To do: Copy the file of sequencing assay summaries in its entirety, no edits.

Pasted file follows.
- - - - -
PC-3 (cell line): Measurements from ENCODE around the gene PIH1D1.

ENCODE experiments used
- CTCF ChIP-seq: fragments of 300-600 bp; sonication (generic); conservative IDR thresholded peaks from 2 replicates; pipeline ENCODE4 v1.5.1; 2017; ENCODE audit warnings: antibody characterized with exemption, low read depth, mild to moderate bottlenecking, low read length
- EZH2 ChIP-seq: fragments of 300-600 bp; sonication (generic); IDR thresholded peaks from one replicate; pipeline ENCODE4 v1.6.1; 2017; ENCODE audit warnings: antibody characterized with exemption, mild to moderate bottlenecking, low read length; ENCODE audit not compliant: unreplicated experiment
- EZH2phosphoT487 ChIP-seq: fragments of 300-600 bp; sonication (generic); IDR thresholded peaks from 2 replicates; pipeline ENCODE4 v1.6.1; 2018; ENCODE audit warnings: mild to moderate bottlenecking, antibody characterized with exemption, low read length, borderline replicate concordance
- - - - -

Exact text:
PC-3 (cell line): Measurements from ENCODE around the gene PIH1D1.

ENCODE experiments used
- CTCF ChIP-seq: fragments of 300-600 bp; sonication (generic); conservative IDR thresholded peaks from 2 replicates; pipeline ENCODE4 v1.5.1; 2017; ENCODE audit warnings: antibody characterized with exemption, low read depth, mild to moderate bottlenecking, low read length
- EZH2 ChIP-seq: fragments of 300-600 bp; sonication (generic); IDR thresholded peaks from one replicate; pipeline ENCODE4 v1.6.1; 2017; ENCODE audit warnings: antibody characterized with exemption, mild to moderate bottlenecking, low read length; ENCODE audit not compliant: unreplicated experiment
- EZH2phosphoT487 ChIP-seq: fragments of 300-600 bp; sonication (generic); IDR thresholded peaks from 2 replicates; pipeline ENCODE4 v1.6.1; 2018; ENCODE audit warnings: mild to moderate bottlenecking, antibody characterized with exemption, low read length, borderline replicate concordance